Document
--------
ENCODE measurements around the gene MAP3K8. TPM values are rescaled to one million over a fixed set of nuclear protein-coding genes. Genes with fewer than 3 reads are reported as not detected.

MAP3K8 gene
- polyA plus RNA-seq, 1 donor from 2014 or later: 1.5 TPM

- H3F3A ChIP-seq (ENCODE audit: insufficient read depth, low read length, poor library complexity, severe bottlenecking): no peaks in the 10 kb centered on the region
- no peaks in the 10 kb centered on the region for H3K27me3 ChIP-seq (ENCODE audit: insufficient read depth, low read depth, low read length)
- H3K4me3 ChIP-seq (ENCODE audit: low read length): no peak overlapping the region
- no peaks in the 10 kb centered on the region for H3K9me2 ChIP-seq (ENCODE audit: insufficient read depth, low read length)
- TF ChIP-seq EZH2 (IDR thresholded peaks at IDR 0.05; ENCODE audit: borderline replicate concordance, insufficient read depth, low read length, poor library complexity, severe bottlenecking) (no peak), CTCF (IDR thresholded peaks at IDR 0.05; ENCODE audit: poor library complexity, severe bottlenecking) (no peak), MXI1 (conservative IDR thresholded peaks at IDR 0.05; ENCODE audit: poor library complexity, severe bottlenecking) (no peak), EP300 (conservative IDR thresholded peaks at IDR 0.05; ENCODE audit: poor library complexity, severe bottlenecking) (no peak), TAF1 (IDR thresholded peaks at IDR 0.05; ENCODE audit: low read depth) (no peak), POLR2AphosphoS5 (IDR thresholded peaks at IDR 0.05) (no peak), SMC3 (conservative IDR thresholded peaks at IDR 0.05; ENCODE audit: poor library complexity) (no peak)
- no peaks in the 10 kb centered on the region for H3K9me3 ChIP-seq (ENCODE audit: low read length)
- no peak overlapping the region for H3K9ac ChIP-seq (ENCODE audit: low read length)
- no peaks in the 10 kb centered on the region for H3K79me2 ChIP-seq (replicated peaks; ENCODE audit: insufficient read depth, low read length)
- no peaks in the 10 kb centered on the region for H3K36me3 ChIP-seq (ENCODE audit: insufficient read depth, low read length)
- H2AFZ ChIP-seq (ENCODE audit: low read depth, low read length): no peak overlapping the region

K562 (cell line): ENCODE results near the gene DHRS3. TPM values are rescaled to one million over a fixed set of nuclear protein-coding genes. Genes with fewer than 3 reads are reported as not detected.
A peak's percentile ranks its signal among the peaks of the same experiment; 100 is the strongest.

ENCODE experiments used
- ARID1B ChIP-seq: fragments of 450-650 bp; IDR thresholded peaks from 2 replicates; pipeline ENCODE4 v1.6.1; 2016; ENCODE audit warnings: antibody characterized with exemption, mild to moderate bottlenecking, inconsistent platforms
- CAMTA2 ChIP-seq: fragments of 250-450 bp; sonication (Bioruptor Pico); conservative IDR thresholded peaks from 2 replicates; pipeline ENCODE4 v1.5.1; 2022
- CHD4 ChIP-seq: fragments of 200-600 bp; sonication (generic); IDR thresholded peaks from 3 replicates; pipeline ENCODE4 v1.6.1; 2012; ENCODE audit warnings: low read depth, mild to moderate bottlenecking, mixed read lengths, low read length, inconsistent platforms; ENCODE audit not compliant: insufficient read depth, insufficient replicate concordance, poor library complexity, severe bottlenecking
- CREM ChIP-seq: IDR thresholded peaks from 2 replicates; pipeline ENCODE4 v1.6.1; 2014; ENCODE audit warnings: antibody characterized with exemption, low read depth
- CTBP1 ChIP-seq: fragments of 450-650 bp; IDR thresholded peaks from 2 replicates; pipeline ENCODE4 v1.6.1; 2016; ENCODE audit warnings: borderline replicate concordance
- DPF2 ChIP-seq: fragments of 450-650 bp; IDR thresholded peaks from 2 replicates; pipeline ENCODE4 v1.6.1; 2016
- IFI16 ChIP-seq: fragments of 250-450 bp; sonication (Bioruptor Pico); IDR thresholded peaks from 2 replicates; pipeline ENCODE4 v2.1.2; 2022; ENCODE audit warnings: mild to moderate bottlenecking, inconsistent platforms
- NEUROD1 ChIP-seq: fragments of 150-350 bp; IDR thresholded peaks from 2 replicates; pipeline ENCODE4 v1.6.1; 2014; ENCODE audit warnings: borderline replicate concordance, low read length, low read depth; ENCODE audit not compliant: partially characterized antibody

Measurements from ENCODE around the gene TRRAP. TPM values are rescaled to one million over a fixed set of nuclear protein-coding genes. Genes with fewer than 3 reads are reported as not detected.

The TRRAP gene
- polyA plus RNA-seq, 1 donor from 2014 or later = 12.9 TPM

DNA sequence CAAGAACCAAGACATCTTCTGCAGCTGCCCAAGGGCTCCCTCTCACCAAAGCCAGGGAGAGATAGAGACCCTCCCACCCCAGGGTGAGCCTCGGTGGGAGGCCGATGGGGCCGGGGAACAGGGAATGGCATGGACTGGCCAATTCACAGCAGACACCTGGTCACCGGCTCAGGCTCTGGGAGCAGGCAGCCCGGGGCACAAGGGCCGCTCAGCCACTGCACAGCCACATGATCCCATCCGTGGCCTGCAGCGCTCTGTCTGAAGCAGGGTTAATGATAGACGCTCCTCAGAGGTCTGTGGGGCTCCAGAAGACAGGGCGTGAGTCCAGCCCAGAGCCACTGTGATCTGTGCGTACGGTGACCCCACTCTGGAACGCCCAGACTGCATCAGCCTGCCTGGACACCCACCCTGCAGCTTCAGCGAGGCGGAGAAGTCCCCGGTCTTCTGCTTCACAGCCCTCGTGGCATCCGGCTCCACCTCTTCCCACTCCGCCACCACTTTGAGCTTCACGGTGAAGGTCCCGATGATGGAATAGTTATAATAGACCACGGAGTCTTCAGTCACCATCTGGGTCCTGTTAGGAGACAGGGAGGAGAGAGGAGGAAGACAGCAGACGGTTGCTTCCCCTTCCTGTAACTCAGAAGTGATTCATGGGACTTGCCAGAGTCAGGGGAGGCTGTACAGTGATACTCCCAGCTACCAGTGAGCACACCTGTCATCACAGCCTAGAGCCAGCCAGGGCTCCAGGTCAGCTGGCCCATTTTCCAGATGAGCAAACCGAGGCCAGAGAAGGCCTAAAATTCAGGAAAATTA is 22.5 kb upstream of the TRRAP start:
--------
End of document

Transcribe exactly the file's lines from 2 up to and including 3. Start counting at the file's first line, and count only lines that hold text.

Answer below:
MAP3K8 gene
- polyA plus RNA-seq, 1 donor from 2014 or later: 1.5 TPM